Thursday, February 3, 2011

80 million person revolution

We have all been watching Midan Tahrir (Liberation Square). It is a central congregation point situated in the heart of Cairo that holds an incredible amount of symbolic, political, historic, and social weight. Victories have been won there for centuries, victories for women, workers, students, and more generally, victories for people fighting for the most basic of human rights - food/bread, education, health care, housing, and employment. We will soon see Egypt’s current revolution be described on television as victorious, live from Midan Tahrir, this is a given. But we have to remember, in a country with a population of 80 million, the one or two million protestors that we watched and admired on Tuesday holding their ground at Midan Tahrir are only a tiny fraction of the millions (80 million) that have fought and will continue to fight until Mubarak’s regime comes to an end.

Yesterday Mubarak announced he would not step down , but rather would take his name off of the election ballots in September and not participate in the fascicle called Egyptian democratic elections. What a pathetic wish to resign from his 30 year dictatorship with a bit of dignity. Egyptians would never consider offering the very person who took away their pride, humanity, and livelihood an ounce of dignity. With this shared understanding, it is clear that yesterday the people continued to win. Their victory is rooted in their immediate collective response, across all of Egypt, to continue to demand the end of Mubrak’s regime now! As the graffiti of the walls on every building across Egypt translate – “Al sha3b 3az yasqot al nazam!” (The People want the regime to step down!).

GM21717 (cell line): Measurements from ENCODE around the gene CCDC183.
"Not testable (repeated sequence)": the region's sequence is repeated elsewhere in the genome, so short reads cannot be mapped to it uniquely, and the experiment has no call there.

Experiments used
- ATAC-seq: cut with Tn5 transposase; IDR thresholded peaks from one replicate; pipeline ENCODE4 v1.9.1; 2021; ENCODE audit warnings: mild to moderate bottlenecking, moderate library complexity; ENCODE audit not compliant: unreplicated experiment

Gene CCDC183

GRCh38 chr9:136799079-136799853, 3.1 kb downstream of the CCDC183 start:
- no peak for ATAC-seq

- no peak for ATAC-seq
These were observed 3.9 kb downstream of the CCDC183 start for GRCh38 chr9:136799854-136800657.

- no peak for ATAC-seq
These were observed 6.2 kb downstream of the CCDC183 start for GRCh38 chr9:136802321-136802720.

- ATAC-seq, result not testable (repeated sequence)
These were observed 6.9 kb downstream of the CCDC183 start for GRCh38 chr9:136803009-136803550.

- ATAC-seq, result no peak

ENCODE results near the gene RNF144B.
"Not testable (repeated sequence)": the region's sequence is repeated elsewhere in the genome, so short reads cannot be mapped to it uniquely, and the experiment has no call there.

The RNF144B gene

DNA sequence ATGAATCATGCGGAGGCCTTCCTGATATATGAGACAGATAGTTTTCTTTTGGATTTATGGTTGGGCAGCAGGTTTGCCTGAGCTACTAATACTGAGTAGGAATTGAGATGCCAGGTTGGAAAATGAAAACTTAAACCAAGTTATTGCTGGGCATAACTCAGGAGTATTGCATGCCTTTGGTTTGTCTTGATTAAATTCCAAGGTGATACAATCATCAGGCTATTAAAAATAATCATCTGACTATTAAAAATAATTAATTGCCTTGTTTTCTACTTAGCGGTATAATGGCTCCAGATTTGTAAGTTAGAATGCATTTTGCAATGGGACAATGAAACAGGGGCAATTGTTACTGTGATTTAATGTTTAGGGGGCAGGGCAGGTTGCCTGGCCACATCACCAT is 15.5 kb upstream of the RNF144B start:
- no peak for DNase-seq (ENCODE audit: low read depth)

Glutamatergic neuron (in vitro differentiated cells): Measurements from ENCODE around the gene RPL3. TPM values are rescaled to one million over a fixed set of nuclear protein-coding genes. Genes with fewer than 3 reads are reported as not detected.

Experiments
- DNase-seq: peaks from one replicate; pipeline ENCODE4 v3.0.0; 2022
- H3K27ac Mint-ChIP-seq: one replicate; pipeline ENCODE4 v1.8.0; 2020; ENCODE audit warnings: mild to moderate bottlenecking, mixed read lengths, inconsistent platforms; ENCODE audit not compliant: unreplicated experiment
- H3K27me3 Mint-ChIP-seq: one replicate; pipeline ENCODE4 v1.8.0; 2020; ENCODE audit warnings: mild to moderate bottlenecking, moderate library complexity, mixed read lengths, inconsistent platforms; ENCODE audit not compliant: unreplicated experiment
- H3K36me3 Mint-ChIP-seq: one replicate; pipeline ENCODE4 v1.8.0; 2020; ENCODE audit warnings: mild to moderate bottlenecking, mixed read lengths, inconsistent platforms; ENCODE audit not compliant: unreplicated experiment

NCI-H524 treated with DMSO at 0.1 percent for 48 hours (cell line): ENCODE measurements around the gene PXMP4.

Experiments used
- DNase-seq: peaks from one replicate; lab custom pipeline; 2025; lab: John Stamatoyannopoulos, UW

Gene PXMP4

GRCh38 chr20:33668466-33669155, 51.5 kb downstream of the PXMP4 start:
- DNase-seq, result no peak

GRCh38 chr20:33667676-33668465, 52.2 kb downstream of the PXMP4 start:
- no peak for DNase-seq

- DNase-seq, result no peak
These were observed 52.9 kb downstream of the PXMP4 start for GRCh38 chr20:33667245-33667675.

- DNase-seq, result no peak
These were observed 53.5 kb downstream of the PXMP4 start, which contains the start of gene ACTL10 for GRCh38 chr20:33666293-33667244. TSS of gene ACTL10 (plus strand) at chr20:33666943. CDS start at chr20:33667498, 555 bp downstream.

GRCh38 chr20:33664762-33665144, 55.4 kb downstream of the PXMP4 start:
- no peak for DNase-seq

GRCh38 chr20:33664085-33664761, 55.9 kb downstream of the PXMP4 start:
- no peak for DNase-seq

After being told for 40 years that only fools can dare to imagine better living conditions for all, those living in Egypt are going to continue to directly fight against the state and its branches until they see their revolutionary dreams and aspirations come true. They will accept nothing less than witnessing the end of Mubarak and all he represents. Egypt has changed. It is already the country that the protesters are fighting for. It is overwhelmingly inspirational, it is unimaginable. All Egyptians, regardless of race, gender, religion, class, ability, age, and political views are out on the streets. Streets that they have made their homes until Mubarak and the insignificant few that are being paid to support him have no home to run to. Celebrate with all Egyptians and all Arabs across the Middle East who have been tirelessly organizing for all the revolutionary acts of resistance we have witnessed in Tunisia, Yemen, Jordan, Syria, Saudi Arabia, and Egypt. And brace yourselves, as the world is going to soon witness what a revolution equally led by 80 million people looks like.

By my daughter Nahed.

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